Opinion

Is the hospitality sector suffering from its reluctance to invest in staff?

By Heath Ball, managing director, Frisco Group

- Last updated on GMT

Improvement required: 'We need to stop talking about it and make serious strides to making this an industry to be proud of, not just a part time job before people move onto bigger and better things'
Improvement required: 'We need to stop talking about it and make serious strides to making this an industry to be proud of, not just a part time job before people move onto bigger and better things'

Related tags: Heath Ball, Training, Recruitment, Pub

It’s no secret that that most hospitality businesses are suffering from a staff shortage – yes, even you Mr Martin – but while we look at Brexit and Covid-19 as the perpetrators of the problem, should we be looking closer to home for answers?

Are we also suffering from a lack of investment in our employees by large swathes of the industry, a dearth which has resulted in many young people not seeing the industry as one that offers a bright career? A lack of care from some operators who see their employees as transient, and treat them as such?

There’s no doubt that both Covid-19 and Brexit have played a part. There was arguably a degree of racist sentiment to the voting for Brexit, in the main a negative attitude towards foreigners in this country – yet at the same time, we all want our delicious naan breads which have to be hand pulled from a 600 degree oven…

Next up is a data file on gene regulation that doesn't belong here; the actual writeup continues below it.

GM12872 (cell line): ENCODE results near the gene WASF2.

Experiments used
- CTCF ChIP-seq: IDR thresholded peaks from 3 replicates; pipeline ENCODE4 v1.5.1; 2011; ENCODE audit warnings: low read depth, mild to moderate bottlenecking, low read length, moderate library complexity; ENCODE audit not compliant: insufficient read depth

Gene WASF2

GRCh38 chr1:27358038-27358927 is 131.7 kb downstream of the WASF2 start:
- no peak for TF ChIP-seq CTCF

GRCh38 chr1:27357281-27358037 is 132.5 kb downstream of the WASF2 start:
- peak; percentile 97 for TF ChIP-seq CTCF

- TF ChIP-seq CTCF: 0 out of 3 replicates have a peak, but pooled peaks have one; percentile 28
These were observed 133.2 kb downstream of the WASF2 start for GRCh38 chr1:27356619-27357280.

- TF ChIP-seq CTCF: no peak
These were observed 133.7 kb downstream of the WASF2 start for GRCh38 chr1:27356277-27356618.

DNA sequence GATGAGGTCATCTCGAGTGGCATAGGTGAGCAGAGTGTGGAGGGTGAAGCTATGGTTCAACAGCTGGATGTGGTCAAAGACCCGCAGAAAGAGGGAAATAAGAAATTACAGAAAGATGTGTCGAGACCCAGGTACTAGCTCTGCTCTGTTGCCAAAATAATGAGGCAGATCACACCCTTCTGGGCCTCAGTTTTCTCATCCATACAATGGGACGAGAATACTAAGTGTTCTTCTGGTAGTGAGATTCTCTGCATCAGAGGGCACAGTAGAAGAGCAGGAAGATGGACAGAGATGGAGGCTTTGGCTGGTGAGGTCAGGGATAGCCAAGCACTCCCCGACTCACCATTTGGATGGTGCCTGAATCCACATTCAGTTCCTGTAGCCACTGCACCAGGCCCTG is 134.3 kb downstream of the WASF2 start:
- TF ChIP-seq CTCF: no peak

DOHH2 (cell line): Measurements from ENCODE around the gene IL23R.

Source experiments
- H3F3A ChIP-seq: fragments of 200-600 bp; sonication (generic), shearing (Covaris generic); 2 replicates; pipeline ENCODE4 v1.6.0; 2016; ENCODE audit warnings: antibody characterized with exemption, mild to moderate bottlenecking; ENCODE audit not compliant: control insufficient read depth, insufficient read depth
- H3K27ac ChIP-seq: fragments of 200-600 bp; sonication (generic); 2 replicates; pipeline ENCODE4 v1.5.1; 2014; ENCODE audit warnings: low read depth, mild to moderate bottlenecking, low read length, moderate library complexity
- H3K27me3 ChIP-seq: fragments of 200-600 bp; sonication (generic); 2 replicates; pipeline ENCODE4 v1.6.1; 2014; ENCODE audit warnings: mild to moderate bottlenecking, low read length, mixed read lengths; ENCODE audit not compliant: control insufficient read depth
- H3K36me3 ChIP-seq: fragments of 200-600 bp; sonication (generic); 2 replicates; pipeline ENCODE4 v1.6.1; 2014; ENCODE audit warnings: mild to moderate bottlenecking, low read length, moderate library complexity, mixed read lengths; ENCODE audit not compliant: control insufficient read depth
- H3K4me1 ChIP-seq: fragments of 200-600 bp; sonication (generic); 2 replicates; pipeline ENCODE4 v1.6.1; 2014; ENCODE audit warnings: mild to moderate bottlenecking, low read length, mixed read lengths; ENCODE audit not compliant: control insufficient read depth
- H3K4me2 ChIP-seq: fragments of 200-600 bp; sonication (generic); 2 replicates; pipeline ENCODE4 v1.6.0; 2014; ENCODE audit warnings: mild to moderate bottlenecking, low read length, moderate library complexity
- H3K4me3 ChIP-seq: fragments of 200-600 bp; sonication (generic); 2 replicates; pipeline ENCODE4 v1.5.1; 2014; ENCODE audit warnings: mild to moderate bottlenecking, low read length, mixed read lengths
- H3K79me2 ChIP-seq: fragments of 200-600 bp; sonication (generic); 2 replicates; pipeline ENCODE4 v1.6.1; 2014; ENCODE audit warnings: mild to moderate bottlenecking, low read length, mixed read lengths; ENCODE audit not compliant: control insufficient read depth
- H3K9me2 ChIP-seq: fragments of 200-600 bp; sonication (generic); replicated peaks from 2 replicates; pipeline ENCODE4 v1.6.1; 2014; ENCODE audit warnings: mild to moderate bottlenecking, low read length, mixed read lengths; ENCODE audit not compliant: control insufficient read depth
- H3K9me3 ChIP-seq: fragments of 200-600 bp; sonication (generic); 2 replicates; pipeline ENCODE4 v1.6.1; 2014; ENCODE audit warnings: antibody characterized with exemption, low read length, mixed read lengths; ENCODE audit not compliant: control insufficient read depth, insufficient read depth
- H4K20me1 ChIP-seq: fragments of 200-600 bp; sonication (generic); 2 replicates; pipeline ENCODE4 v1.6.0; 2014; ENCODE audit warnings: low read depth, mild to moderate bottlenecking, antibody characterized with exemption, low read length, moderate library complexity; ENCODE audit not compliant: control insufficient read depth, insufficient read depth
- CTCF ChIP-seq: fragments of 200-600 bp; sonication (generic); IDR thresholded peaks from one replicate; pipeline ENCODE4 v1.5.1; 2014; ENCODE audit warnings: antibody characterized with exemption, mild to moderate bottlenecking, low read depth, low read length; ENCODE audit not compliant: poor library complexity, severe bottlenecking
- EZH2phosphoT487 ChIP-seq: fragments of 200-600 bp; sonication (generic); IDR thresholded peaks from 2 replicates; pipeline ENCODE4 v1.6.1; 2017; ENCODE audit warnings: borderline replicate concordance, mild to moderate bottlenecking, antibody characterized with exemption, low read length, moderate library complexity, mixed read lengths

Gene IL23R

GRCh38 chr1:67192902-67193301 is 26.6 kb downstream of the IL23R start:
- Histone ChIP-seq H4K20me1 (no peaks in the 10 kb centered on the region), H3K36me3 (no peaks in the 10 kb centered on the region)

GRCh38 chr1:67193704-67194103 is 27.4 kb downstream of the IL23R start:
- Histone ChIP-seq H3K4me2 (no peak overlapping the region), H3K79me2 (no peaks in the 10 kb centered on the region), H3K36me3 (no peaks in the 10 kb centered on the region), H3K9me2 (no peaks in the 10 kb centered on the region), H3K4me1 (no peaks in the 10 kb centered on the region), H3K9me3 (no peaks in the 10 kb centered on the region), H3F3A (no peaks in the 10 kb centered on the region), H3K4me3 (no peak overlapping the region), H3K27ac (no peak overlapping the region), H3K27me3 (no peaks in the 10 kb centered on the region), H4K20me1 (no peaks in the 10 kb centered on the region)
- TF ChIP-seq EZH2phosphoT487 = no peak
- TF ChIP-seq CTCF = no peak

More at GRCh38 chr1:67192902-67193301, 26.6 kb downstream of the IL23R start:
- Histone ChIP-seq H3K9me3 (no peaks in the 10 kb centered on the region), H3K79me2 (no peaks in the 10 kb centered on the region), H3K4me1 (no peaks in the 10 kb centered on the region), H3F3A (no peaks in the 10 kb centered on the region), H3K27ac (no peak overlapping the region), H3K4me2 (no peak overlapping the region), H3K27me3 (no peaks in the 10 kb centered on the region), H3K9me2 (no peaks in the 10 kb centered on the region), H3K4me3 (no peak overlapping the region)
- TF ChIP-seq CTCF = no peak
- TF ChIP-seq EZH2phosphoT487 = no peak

However, I’m not sure there’s many parents who would want their kids peeling naans off the wall of a clay oven. Ultimately the harsh reality is, there are hospitality jobs that we can’t fill with our “snowflake generation” – fact.

Big crisis under the surface

As for Covid-19 (or do I need a letter from the Greek alphabet for it now), that has also had an impact. Staff have had the best part of a year off and simply don’t want to go back to pulling double shifts while their mates are out having fun.

Additionally, there’s a big crisis under the surface that is about to become reality – people currently working in our industry that have come from other professions will soon be going back to their first jobs and careers and this staff crisis will become a lot worse in my opinion.

Stepping back from throwing mud at politicians and snowflakes, the trade also has to ask itself some direct questions - have we done enough to recruit and train the people we had to keep them and nurture their careers?

Need to be better

In the main, the answer has to be no. As for those businesses that laid-off all their staff as soon as the lockdown hit, are you surprised they don’t want to come back to work for you?

As for those that laid their staff off when Boris closed our industry down, only to backtrack when Rishi announced the furlough, well, it was probably too late to save your reputation with your team – and we’re talking about some of our most famous operators and chefs.

The industry hasn’t taken training and development seriously for far too long and that attitude has to have a part to play here. We need to be better as an industry.

We need to stop talking about it and make serious strides to making this an industry to be proud of, not just a part time job before people move onto bigger and better things.

Related topics: Training

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